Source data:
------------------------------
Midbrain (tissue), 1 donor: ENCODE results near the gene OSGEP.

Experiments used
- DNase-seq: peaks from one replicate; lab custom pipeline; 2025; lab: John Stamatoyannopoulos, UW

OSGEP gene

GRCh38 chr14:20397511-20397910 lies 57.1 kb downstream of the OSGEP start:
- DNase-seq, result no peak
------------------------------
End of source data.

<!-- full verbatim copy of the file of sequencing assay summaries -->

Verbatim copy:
Midbrain (tissue), 1 donor: ENCODE results near the gene OSGEP.

Experiments used
- DNase-seq: peaks from one replicate; lab custom pipeline; 2025; lab: John Stamatoyannopoulos, UW

OSGEP gene

GRCh38 chr14:20397511-20397910 lies 57.1 kb downstream of the OSGEP start:
- DNase-seq, result no peak